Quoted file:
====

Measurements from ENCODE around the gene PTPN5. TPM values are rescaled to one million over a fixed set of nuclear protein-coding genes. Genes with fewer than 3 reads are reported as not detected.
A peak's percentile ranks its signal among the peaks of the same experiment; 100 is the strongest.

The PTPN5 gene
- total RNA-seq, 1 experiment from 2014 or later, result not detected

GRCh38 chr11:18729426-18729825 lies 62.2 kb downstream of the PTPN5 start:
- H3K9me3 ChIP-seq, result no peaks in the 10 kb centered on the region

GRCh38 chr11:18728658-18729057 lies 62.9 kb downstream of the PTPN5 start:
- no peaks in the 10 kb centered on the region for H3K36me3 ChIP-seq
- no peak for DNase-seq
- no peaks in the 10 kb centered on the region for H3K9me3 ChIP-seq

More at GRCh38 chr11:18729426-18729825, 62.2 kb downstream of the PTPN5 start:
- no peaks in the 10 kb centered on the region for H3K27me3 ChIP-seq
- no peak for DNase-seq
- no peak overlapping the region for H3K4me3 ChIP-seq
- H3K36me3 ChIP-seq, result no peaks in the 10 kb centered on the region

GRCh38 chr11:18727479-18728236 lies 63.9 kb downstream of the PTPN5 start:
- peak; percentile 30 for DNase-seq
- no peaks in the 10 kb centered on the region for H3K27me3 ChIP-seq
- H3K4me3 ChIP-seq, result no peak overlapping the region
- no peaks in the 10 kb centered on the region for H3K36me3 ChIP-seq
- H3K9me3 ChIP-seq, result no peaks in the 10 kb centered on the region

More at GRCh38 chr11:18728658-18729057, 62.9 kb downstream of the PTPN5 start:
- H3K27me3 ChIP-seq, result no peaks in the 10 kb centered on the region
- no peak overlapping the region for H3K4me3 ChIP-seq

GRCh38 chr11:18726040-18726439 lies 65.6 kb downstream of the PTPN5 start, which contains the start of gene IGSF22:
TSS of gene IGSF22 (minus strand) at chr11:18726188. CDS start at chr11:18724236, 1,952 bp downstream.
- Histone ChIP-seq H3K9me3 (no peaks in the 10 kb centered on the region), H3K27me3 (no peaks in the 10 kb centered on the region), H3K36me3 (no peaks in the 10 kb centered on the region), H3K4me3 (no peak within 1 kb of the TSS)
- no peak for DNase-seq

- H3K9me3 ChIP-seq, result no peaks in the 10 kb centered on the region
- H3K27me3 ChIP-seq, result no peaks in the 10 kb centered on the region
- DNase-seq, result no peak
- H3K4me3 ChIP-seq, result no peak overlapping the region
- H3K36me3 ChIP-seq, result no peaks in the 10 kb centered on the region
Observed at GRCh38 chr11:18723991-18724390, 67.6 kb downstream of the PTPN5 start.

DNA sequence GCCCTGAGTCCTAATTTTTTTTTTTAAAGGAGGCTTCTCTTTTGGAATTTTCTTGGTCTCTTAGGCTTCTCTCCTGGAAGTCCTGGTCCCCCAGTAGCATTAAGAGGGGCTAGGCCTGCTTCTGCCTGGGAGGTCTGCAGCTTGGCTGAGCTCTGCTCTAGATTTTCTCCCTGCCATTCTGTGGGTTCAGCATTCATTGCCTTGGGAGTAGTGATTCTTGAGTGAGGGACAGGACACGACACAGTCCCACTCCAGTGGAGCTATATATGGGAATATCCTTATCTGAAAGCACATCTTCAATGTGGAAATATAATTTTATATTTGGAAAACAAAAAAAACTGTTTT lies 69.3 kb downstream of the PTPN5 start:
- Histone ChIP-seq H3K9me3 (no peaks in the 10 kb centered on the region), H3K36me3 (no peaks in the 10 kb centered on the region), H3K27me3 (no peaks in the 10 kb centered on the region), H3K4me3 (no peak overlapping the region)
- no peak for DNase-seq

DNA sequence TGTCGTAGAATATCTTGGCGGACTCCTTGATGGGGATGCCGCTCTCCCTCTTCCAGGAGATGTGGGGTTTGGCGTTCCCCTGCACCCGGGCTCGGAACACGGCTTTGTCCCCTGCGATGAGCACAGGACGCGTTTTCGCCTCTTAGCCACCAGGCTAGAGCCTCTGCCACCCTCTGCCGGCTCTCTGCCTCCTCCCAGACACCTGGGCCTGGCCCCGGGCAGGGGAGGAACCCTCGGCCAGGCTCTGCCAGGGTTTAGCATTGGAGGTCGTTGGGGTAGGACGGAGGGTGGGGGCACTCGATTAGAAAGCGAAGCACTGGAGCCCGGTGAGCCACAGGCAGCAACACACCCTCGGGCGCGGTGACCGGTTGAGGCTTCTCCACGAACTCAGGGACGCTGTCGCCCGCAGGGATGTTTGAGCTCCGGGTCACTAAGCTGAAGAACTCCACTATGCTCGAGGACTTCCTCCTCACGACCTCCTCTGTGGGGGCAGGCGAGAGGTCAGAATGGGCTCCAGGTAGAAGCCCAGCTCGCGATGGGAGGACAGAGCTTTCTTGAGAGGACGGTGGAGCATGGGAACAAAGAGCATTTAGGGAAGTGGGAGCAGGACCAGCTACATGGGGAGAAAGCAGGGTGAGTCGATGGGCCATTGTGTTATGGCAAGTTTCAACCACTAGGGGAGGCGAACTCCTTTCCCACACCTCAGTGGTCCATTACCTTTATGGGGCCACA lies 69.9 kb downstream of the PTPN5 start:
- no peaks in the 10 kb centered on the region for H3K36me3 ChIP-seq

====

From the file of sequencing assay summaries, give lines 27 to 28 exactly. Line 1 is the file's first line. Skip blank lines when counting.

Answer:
- Histone ChIP-seq H3K9me3 (no peaks in the 10 kb centered on the region), H3K27me3 (no peaks in the 10 kb centered on the region), H3K36me3 (no peaks in the 10 kb centered on the region), H3K4me3 (no peak within 1 kb of the TSS)
- no peak for DNase-seq